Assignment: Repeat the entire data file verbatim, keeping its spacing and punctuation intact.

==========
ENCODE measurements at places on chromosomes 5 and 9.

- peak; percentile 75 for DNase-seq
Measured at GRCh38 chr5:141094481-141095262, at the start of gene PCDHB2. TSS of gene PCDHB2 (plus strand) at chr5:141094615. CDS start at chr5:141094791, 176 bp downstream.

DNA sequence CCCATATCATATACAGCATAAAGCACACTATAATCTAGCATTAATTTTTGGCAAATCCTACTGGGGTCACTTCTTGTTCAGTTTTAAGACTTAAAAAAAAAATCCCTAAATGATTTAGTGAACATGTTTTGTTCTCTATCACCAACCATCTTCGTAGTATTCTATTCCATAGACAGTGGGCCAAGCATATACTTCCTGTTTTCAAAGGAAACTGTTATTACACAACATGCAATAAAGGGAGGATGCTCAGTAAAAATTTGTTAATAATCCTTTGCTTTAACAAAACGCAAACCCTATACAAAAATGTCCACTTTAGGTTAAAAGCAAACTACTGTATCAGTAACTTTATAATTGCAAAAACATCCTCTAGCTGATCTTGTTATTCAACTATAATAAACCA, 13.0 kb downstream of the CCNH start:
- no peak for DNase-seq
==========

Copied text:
ENCODE measurements at places on chromosomes 5 and 9.

- peak; percentile 75 for DNase-seq
Measured at GRCh38 chr5:141094481-141095262, at the start of gene PCDHB2. TSS of gene PCDHB2 (plus strand) at chr5:141094615. CDS start at chr5:141094791, 176 bp downstream.

DNA sequence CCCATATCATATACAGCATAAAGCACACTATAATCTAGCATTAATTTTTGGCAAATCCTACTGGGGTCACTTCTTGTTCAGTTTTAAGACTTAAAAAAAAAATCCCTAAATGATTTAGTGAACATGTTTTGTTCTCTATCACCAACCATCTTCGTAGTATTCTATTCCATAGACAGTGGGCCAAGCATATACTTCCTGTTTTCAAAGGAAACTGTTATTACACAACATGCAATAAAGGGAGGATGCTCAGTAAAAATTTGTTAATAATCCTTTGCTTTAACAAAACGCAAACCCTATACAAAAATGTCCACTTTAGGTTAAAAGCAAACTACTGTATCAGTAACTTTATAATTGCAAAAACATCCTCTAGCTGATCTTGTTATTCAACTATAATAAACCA, 13.0 kb downstream of the CCNH start:
- no peak for DNase-seq